Yep, fond memories and just because you've grown older doesn't mean that you've grown up!

    Attached Files:

  13. 1950ChevySuburban
    Joined: Dec 20, 2006
    Posts: 6,188

    Member Emeritus
    from Tucson AZ

  14. saints
    Joined: Dec 15, 2008
    Posts: 553


    WOW didnt see that coming..... Really all you can say is Thank you ryan and all who makes the hamb a great place to come and learn the ways of the hotrod past,present,and future
  15. tex34ford
    Joined: Dec 2, 2006
    Posts: 111


    This also made me think about my Dad. He wasn't a car guy as such, but I remember watching him work on our family cars changing clutches etc. When I bought my first car ('50 Ford conv.) in 1956 he said anything I did on it was on me. Sure enough though, when I was putting dual pipes on it he was right there helping me. Awhile later I had a '55 Chev 2 door post, stick shift, 4 bbl, all of that stuff. One day I pulled out of my buddies house down the block and really got on it. I hit second gear right in front of my Dad sitting on our front porch steps and blew the clutch out the bottom of the bell housing. As I coasted to a stop Dad walked over and didn't say anything as he helped me push the car into our driveway. This time he didn't help me. It's amazing as I grow older how much smarter he becomes. Thanks Ryan for triggering memories in a lot of us.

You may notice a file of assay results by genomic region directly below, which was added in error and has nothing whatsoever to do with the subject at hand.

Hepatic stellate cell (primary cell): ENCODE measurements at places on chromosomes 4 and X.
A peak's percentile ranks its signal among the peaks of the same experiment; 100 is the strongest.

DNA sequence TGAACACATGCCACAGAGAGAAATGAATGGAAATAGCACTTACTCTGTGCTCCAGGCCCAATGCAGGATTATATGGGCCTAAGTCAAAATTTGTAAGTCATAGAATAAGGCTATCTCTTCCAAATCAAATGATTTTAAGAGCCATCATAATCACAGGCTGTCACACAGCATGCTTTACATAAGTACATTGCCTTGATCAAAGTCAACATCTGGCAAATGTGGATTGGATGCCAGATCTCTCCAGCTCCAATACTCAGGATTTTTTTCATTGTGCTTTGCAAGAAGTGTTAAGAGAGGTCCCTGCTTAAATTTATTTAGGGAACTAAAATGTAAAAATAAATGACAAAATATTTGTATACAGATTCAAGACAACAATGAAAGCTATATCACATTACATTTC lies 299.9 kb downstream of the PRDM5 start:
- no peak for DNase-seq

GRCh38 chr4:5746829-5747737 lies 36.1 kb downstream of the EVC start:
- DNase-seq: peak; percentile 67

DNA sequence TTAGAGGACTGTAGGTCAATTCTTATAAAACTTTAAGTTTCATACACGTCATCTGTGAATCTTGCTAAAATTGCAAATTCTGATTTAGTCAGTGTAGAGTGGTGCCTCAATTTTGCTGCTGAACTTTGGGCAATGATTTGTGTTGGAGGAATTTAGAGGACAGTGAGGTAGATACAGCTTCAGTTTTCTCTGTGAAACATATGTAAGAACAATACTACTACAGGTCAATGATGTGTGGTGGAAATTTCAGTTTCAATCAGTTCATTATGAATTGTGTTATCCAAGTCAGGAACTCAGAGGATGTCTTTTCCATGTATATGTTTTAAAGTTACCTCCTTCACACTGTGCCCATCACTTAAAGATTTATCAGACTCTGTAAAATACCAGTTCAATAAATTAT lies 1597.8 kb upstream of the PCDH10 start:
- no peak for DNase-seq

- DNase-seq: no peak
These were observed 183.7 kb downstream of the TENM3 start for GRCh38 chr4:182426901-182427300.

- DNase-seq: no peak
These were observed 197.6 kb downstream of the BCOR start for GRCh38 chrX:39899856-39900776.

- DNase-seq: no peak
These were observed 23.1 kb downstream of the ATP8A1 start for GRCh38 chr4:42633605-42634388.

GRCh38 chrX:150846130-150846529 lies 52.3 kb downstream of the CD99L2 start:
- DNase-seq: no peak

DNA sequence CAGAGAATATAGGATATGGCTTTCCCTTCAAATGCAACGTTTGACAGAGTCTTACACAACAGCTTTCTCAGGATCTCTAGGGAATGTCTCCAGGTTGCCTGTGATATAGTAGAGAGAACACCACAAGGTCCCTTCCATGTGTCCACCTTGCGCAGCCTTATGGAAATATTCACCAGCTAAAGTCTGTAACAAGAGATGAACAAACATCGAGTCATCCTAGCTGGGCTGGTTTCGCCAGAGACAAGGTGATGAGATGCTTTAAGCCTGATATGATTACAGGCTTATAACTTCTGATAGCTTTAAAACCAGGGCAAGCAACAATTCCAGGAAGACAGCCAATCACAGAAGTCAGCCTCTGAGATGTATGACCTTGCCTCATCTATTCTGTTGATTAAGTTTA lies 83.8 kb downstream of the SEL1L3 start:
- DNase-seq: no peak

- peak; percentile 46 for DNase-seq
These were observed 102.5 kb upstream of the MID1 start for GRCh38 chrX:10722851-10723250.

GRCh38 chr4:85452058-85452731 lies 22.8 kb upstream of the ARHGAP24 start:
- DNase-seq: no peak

16. Firepower71
    Joined: Nov 22, 2010
    Posts: 145

    from Atlanta

    Thanks again for another great post. Proud to be a part of this community.
  17. I lost my dad back in 1990 when I was 24. He was a drunk and kinda an @sshole. In 1992 I started working for the city where my dad retired from. It was nice to hear the respect the guys had for him who worked for/with him. I understand.
  18. jammersspeed
    Joined: Sep 28, 2010
    Posts: 347

    from herman mn.

    very cool ryan! history is being made everyday.... this posts kinda touchs home with me , as i have a young son at home that i do not force the car thing on. i let him find his own interests, but there are days that he just wants to hangout in the shop with his dad and do what i do. thanks for sharing with us!
  19. Weasel
    Joined: Dec 30, 2007
    Posts: 6,693


    What we write today is tomorrow's history....
  20. HotRod33
    Joined: Oct 5, 2008
    Posts: 2,455